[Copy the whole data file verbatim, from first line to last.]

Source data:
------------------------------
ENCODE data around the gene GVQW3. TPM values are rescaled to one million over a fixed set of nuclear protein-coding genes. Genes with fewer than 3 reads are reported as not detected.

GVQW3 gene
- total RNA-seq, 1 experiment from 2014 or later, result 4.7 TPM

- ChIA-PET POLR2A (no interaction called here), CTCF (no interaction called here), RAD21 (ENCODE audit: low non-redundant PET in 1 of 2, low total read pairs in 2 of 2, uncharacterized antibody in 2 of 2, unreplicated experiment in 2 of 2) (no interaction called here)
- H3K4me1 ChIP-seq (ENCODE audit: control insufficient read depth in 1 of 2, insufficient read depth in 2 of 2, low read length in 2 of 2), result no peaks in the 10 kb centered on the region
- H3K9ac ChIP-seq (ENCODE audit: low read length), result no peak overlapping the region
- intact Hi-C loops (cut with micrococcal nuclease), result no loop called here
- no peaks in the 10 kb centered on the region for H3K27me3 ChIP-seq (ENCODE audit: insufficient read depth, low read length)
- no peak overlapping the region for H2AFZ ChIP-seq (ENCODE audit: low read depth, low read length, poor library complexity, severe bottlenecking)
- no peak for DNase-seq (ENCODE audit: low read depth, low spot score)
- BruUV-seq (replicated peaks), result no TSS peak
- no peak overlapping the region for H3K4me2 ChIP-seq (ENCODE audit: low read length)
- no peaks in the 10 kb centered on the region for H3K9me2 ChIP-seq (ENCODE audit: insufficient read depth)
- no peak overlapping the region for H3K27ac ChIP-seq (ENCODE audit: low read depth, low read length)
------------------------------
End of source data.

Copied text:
ENCODE data around the gene GVQW3. TPM values are rescaled to one million over a fixed set of nuclear protein-coding genes. Genes with fewer than 3 reads are reported as not detected.

GVQW3 gene
- total RNA-seq, 1 experiment from 2014 or later, result 4.7 TPM

- ChIA-PET POLR2A (no interaction called here), CTCF (no interaction called here), RAD21 (ENCODE audit: low non-redundant PET in 1 of 2, low total read pairs in 2 of 2, uncharacterized antibody in 2 of 2, unreplicated experiment in 2 of 2) (no interaction called here)
- H3K4me1 ChIP-seq (ENCODE audit: control insufficient read depth in 1 of 2, insufficient read depth in 2 of 2, low read length in 2 of 2), result no peaks in the 10 kb centered on the region
- H3K9ac ChIP-seq (ENCODE audit: low read length), result no peak overlapping the region
- intact Hi-C loops (cut with micrococcal nuclease), result no loop called here
- no peaks in the 10 kb centered on the region for H3K27me3 ChIP-seq (ENCODE audit: insufficient read depth, low read length)
- no peak overlapping the region for H2AFZ ChIP-seq (ENCODE audit: low read depth, low read length, poor library complexity, severe bottlenecking)
- no peak for DNase-seq (ENCODE audit: low read depth, low spot score)
- BruUV-seq (replicated peaks), result no TSS peak
- no peak overlapping the region for H3K4me2 ChIP-seq (ENCODE audit: low read length)
- no peaks in the 10 kb centered on the region for H3K9me2 ChIP-seq (ENCODE audit: insufficient read depth)
- no peak overlapping the region for H3K27ac ChIP-seq (ENCODE audit: low read depth, low read length)